Re: spinlock_irqsave() && flags (Was: pm80xx: Spinlock fix)
From: James Bottomley
Date: Tue Dec 24 2013 - 12:29:38 EST
On Tue, 2013-12-24 at 09:13 +0000, Suresh Thiagarajan wrote:
> On Tue, Dec 24, 2013 at 1:59 PM, Ingo Molnar <mingo@xxxxxxxxxx> wrote:
> > * Oleg Nesterov <oleg@xxxxxxxxxx> wrote:
> >> On 12/23, Ingo Molnar wrote:
> >> >
> >> > * Oleg Nesterov <oleg@xxxxxxxxxx> wrote:
> >> >
> >> > > Initially I thought that this is obviously wrong, irqsave/irqrestore
> >> > > assume that "flags" is owned by the caller, not by the lock. And
> >> > > iirc this was certainly wrong in the past.
> >> > >
> >> > > But when I look at spinlock.c it seems that this code can actually
> >> > > work. _irqsave() writes to FLAGS after it takes the lock, and
> >> > > _irqrestore() has a copy of FLAGS before it drops this lock.
> >> >
> >> > I don't think that's true: if it was then the lock would not be
> >> > irqsave, a hardware-irq could come in after the lock has been taken
> >> > and before flags are saved+disabled.
> >> I do agree that this pattern is not safe, that is why I decided to ask.
> >> But, unless I missed something, with the current implementation
> >> spin_lock_irqsave(lock, global_flags) does:
> >> unsigned long local_flags;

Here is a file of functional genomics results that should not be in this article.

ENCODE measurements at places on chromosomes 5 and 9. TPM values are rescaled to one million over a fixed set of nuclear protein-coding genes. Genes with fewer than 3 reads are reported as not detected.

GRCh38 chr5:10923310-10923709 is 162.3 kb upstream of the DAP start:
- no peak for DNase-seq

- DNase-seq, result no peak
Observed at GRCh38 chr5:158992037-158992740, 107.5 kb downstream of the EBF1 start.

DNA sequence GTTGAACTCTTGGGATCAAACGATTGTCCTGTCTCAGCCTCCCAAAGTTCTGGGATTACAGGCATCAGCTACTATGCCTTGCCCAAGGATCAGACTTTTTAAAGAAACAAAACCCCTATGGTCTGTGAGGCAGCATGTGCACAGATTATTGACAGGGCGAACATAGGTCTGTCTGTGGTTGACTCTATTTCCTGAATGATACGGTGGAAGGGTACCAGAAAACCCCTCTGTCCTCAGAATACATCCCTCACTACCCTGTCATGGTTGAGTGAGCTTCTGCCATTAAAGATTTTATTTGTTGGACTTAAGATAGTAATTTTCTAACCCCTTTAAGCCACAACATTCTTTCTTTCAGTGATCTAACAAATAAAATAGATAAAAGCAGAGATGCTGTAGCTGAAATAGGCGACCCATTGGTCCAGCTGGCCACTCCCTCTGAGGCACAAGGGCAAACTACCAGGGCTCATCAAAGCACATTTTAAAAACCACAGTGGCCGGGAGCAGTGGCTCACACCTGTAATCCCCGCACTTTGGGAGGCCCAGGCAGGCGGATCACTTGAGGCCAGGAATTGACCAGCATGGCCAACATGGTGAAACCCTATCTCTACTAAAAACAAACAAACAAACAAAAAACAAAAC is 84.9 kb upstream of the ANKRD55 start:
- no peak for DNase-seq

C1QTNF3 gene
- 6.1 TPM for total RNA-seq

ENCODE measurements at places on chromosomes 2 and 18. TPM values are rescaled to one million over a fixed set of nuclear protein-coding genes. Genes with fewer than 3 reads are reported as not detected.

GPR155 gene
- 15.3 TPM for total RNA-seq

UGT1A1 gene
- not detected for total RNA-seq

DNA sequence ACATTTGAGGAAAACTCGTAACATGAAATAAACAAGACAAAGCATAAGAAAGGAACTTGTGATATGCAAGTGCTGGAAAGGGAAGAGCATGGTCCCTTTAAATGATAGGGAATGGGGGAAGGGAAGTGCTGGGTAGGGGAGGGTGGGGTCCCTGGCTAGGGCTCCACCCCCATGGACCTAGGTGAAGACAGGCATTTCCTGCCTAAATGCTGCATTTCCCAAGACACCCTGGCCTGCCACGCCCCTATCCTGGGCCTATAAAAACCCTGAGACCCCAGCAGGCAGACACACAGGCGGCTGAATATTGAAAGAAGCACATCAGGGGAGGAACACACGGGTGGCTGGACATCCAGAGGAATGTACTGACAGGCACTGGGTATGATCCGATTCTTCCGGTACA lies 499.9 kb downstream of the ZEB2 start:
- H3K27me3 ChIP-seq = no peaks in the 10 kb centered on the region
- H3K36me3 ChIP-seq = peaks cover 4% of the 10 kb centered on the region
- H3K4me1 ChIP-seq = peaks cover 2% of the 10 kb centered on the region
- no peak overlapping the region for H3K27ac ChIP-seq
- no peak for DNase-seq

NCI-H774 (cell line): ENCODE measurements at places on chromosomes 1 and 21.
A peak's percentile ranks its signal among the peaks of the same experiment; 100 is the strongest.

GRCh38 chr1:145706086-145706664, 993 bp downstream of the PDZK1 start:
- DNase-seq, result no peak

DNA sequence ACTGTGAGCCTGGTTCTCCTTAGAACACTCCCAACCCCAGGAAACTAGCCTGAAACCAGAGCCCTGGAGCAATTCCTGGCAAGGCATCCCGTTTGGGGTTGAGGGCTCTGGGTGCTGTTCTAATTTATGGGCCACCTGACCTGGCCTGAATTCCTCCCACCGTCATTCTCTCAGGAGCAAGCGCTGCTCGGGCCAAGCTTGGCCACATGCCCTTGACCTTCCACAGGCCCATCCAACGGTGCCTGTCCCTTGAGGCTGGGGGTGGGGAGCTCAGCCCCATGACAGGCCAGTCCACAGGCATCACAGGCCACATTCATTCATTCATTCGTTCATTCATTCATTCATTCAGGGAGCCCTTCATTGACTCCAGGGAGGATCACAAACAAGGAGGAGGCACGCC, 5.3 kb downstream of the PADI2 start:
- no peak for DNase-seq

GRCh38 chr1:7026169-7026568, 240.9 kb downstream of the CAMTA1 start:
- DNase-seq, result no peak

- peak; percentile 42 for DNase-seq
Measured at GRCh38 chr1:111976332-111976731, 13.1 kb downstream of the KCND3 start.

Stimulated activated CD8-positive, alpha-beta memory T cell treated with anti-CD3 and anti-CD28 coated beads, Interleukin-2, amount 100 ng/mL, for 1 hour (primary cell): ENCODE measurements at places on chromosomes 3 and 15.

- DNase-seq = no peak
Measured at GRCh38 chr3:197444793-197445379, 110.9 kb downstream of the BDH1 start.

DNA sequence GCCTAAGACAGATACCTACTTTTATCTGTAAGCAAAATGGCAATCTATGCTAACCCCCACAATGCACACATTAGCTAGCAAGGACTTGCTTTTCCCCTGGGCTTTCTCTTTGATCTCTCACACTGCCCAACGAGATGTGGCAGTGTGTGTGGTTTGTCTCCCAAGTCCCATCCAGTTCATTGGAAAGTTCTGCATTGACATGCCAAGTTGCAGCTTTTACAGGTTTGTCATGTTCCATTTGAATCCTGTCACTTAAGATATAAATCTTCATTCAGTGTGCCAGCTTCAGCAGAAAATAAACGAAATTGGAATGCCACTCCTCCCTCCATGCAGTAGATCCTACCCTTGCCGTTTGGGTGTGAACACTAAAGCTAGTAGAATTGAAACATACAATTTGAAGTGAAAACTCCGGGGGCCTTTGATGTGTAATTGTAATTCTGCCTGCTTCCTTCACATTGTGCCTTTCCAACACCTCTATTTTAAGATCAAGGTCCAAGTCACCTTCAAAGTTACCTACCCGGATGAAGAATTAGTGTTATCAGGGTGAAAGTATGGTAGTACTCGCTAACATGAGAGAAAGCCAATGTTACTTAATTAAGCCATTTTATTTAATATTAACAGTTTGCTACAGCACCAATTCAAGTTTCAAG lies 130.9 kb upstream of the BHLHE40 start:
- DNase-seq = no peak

> >> local_irq_save(local_flags);
> >> spin_lock(lock);
> >> global_flags = local_flags;
> >> so the access to global_flags is actually serialized by lock.
> Below is a small pseudo code on protecting/serializing the flag for global access.
> struct temp
> spinlock_t lock;
> unsigned long lock_flags;
> void my_lock(struct temp *t)
> unsigned long flag; // thread-private variable as suggested
> spin_lock_irqsave(&t->lock, flag);
> t->lock_flags = flag; //updating inside critical section now to serialize the access to flag
> void my_unlock(struct temp *t)
> unsigned long flag = t->lock_flags;
> t->lock_flags = 0; //clearing it before getting out of critical section
> spin_unlock_irqrestore(&t->lock, flag);
> Here for unlocking, I could even use spin_unlock_irqrestore(&t->lock,
> t->lock_flags) directly instead of my_unlock() since t->lock_flags is
> updated only in my_lock and so there is no need to explicitly clear
> t->lock_flags. Please let me know if I miss anything here in
> serializing the global lock flag.
I don't think anyone's arguing that you can't do this. The argument is
more you shouldn't: Lock contention is one of the biggest killers of
performance and getting locking right (avoiding inversions, or even
nested locks at all) is hard. Therefore you need to keep the shortest
and clearest critical sections in Linux that you can, so the pattern for
locking is to lock and unlock in the same routine with a local flags
So, rather than develop a primitive that supports and encourages uses of
locking that violate the pattern and is far more likely to cause
performance and other problems, could you just audit the code to see if
the need to carry a lock across a routine could be eliminated (either by
shortening the critical section or by better nesting the calls).
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